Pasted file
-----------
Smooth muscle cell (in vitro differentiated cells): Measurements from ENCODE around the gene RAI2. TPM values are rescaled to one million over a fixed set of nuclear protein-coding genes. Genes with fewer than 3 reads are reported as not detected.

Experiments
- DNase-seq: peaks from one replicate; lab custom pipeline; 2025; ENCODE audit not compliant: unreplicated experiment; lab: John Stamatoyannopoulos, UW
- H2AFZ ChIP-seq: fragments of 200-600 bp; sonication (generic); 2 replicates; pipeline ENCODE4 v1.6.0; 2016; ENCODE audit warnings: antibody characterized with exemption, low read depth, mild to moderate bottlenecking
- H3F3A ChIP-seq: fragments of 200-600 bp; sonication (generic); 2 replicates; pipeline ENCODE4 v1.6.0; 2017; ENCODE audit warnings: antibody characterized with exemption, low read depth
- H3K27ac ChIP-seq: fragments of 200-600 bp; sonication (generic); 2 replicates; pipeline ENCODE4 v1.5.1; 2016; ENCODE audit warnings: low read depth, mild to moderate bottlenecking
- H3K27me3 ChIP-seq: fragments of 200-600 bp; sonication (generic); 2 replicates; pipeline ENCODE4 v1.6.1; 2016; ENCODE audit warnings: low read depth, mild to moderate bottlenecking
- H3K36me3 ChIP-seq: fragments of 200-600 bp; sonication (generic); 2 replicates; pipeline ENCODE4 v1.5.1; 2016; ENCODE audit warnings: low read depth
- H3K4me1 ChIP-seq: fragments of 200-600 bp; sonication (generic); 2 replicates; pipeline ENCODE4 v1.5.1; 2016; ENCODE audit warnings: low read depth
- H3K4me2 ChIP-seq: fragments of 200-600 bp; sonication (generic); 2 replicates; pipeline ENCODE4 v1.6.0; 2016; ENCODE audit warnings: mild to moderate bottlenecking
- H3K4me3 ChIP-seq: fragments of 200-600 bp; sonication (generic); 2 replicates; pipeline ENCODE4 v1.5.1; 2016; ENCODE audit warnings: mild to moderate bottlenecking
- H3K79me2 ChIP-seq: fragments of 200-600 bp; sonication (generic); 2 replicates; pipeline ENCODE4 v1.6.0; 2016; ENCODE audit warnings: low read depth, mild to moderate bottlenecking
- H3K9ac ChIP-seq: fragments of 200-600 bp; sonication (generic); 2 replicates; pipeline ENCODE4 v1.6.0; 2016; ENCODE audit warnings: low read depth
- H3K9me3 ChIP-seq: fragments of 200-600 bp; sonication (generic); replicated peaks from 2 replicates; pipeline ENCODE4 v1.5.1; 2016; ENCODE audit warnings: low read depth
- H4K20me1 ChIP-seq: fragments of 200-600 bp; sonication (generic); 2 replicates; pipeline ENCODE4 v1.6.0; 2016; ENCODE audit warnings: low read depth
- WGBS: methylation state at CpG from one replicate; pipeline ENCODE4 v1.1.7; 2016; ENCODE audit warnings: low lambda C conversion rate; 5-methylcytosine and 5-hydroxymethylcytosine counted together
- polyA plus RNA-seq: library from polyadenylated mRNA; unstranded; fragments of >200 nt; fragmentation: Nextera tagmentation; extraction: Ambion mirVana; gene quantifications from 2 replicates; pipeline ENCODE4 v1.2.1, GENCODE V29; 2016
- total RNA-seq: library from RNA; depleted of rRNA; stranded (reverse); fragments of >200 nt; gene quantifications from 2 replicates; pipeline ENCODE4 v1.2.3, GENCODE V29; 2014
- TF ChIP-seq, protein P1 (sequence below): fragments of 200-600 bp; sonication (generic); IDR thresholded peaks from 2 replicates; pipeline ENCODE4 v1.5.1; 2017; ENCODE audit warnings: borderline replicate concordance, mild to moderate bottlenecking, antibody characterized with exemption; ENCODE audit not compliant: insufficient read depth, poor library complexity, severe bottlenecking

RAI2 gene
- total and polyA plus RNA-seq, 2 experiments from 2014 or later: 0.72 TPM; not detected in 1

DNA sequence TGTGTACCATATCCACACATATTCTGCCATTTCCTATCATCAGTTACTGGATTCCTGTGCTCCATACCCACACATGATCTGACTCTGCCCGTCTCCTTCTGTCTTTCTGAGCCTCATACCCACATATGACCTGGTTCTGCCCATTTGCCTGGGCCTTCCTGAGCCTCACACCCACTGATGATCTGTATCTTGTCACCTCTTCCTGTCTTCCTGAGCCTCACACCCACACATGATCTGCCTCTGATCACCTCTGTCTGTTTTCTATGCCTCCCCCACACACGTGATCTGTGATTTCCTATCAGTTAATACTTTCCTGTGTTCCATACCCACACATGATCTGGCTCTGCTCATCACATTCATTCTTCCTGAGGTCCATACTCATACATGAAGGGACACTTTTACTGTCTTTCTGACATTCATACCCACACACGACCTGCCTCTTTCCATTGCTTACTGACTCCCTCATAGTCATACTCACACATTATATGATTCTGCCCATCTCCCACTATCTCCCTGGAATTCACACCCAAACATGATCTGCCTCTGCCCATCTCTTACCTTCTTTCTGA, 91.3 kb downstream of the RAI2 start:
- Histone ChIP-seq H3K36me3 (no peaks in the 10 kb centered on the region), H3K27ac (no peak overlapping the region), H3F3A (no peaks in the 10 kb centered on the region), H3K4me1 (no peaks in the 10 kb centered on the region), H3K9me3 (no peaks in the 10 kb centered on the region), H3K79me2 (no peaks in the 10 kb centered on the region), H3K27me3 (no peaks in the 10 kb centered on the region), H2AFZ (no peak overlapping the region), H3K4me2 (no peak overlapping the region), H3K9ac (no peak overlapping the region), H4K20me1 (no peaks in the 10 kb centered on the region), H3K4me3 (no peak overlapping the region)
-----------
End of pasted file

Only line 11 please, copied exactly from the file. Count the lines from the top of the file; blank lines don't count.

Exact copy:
- H3K4me3 ChIP-seq: fragments of 200-600 bp; sonication (generic); 2 replicates; pipeline ENCODE4 v1.5.1; 2016; ENCODE audit warnings: mild to moderate bottlenecking